3 Truths About the Oak Gall Wasp You Never Knew

Gouty and horned oak galls are lumpy, tree growths found on tree twigs, leaves, and branches. Interestingly, trees produce woody deformities when prompted by chemical stimuli that interfere with normal plant cell growth. The culprits behind the chemical interference are the gouty and horned oak gall wasps. Read on to learn three truths about these insects you never knew.

1. Oak Gall Wasps Don't Harm Humans

Unlike their larger stinging cousins, these wasps are not harmful to humans. In fact, their stinger only pierces woody surfaces in order to lay their eggs. However, the larvae that emerge later from eggs produce the chemicals that prompt the formation of galls.

Galls are made of woody tree tissue and don't cause harm to the tree. Large numbers of galls may detract from a tree's appearance, but a widespread and heavy infestation may weaken a tree and cause early death.

2. Oak Gall Wasps Love Many Oak Species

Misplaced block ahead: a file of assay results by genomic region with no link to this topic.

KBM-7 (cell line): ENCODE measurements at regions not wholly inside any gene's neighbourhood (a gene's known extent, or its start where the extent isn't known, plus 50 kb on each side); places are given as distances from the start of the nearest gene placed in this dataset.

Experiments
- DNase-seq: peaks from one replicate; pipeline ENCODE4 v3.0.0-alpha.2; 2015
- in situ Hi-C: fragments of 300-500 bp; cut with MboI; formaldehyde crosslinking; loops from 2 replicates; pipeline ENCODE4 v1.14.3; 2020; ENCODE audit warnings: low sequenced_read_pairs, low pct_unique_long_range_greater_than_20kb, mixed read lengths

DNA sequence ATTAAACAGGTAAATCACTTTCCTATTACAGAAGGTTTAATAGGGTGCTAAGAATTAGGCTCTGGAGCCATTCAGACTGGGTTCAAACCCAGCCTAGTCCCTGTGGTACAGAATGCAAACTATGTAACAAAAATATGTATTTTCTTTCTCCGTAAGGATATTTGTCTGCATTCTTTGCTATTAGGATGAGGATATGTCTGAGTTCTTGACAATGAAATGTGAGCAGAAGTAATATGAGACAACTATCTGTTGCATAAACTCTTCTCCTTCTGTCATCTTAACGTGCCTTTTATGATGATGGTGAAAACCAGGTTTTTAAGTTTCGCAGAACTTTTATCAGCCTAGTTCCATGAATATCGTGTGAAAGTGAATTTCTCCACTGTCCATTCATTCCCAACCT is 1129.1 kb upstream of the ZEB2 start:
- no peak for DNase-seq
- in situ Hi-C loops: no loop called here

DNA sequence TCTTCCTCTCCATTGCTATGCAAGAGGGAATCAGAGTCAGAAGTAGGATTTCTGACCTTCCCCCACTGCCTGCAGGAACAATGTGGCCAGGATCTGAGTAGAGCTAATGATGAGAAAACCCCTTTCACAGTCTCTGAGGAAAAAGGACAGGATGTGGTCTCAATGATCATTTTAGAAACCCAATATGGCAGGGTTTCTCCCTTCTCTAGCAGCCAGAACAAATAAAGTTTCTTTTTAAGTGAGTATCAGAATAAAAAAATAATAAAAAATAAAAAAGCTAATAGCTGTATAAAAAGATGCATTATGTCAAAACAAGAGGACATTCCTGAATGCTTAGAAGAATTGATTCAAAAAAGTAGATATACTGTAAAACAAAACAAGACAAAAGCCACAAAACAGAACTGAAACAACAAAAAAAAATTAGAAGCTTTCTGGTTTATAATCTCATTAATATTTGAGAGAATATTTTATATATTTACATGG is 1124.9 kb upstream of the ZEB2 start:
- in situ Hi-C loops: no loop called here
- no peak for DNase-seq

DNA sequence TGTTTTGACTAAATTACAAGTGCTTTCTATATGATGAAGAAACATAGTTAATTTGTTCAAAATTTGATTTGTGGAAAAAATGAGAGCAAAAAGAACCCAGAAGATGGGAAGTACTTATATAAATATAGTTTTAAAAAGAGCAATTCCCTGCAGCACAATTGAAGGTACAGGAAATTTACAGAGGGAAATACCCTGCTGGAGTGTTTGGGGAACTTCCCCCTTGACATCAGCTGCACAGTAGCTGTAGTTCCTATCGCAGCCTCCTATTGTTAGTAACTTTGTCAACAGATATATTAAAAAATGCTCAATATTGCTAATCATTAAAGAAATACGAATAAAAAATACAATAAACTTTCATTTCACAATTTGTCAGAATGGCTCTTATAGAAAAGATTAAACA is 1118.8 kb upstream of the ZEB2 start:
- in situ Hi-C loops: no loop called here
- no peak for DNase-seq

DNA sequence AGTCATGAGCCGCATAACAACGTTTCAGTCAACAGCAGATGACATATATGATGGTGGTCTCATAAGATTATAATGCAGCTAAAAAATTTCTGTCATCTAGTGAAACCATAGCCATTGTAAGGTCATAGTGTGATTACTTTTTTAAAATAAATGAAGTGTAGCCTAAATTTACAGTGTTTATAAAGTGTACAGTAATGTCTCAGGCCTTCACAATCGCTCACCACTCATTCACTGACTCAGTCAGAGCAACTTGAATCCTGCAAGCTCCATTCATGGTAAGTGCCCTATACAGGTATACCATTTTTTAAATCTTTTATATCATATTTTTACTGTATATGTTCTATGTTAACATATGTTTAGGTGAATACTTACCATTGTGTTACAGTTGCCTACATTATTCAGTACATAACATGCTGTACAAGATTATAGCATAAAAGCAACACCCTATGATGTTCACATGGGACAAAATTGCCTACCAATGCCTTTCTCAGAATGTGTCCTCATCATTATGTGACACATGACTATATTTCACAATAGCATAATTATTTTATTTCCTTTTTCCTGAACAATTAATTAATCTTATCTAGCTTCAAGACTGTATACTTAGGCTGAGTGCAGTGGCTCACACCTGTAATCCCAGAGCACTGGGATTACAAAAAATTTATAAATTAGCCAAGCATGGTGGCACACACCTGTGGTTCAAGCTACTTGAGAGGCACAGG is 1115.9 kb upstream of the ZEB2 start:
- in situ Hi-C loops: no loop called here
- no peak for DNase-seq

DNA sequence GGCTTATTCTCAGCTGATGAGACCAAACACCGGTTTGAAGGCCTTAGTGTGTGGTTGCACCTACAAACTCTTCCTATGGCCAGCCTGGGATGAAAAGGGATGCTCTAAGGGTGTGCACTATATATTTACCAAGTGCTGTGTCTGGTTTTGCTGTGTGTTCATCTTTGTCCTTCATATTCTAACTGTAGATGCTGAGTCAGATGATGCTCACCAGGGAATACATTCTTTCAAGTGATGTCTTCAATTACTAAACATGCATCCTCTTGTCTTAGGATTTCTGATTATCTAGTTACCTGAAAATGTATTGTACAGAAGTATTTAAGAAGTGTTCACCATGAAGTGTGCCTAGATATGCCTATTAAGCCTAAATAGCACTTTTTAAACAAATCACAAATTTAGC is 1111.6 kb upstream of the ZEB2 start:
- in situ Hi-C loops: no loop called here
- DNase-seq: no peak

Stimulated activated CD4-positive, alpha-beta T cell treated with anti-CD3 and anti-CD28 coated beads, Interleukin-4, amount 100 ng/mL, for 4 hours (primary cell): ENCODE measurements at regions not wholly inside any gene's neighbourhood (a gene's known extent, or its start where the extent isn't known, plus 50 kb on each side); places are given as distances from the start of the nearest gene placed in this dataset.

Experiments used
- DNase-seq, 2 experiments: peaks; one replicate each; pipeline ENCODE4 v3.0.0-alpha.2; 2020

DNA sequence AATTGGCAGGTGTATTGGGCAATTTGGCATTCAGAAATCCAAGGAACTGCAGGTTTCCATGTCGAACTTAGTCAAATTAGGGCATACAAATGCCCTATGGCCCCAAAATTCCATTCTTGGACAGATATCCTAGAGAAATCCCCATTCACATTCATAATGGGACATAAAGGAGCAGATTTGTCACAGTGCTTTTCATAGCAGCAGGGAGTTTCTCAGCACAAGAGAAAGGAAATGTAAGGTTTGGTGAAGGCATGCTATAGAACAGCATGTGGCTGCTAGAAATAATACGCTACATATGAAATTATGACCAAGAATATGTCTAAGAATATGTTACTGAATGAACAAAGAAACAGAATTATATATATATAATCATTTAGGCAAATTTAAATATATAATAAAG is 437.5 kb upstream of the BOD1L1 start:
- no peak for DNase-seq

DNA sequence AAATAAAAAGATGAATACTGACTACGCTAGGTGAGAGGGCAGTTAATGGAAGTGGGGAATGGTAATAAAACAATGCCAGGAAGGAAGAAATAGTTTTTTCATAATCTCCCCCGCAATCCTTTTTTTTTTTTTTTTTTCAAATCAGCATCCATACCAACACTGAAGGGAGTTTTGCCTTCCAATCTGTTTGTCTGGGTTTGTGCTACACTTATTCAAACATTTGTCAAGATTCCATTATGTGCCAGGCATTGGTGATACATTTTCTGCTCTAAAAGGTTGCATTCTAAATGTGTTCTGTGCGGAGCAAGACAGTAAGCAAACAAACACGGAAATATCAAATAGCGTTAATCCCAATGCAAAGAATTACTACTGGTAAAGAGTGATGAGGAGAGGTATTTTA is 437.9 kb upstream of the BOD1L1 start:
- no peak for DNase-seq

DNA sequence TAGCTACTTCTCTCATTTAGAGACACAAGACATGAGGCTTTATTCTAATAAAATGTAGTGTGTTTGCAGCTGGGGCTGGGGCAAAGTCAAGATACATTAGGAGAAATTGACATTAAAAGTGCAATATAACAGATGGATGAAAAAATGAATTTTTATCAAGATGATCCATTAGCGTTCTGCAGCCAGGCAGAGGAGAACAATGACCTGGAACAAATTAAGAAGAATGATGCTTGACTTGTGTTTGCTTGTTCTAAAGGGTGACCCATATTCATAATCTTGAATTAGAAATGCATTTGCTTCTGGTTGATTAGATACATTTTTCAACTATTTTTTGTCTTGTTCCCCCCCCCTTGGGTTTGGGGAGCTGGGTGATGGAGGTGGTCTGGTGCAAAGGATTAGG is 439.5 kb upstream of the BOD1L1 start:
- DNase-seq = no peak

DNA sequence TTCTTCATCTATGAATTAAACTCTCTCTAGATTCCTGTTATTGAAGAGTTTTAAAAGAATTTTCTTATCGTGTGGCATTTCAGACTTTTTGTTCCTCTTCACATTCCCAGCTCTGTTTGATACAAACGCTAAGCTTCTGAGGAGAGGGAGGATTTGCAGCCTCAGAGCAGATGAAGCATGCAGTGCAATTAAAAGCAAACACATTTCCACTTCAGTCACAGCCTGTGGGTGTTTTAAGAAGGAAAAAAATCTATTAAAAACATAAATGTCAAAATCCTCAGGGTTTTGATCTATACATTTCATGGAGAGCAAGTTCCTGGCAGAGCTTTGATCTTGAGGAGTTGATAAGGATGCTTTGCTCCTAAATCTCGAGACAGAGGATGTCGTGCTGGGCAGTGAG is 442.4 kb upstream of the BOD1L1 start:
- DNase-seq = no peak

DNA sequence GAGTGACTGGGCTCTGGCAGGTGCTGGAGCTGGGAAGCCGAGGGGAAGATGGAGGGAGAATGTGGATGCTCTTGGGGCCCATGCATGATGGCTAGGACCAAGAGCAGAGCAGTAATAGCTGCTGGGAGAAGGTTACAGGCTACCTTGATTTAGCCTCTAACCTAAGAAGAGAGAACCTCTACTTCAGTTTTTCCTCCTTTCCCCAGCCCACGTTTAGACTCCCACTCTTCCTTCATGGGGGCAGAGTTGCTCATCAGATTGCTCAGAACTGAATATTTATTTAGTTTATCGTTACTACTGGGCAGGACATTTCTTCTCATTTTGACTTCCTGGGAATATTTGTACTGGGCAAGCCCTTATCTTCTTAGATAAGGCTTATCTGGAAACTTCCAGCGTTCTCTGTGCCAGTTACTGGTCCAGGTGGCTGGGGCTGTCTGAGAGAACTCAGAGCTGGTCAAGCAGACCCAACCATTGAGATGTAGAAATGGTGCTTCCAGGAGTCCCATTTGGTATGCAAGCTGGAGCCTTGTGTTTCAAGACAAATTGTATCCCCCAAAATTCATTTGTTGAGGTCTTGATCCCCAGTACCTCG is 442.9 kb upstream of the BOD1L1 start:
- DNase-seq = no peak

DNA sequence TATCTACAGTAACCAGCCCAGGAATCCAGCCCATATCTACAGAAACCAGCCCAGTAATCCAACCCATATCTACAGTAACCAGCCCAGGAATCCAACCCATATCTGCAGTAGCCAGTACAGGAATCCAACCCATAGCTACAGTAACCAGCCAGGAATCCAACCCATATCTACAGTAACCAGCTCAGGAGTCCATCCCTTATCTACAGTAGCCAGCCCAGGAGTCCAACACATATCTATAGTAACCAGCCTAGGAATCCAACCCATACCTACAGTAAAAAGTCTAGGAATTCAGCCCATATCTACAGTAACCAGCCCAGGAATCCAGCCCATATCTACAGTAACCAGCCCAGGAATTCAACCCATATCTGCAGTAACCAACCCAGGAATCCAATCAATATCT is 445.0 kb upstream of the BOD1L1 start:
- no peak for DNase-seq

Oak gall wasps are partial to several species of oak trees. They favor pin, scrub, scarlet, black, and red oaks as the ideal location for their eggs. After larvae emerge from their eggs, they thrive on the tissue of the gall the tree formed during their incubation. Eventually, the larvae abandon the gall which remains on the tree and hardens.

3. Oak Gall Wasp Control Can Be Tricky

Because oak galls do not usually kill a tree, few people worry about attempts to control the oak gall wasp. Remember, only very large numbers of galls are sufficient enough to completely halt water and nutrient movement inside twigs.

Wasp control is possible with the use of pesticides. However, control is tricky because pesticide application must be timed with the presence of adults or larvae. Additionally, very large oak trees are difficult to spray due to their height as well as the sheer number and size of their branches.

One way to eliminate and help lessen insect populations is to collect and destroy galls from infested trees when they fall to the ground. These galls can still host the wasp. Pests that overwinter in small, developing galls can be removed and destroyed. Even leaves that fall to the ground from an infested tree are capable of harboring pests and should be destroyed.

Finally, help a tree remain strong enough to withstand normal infestations of oak galls and wasps. Make sure the tree receives water during dry spells. Regular fertilization helps the tree maintain health as well.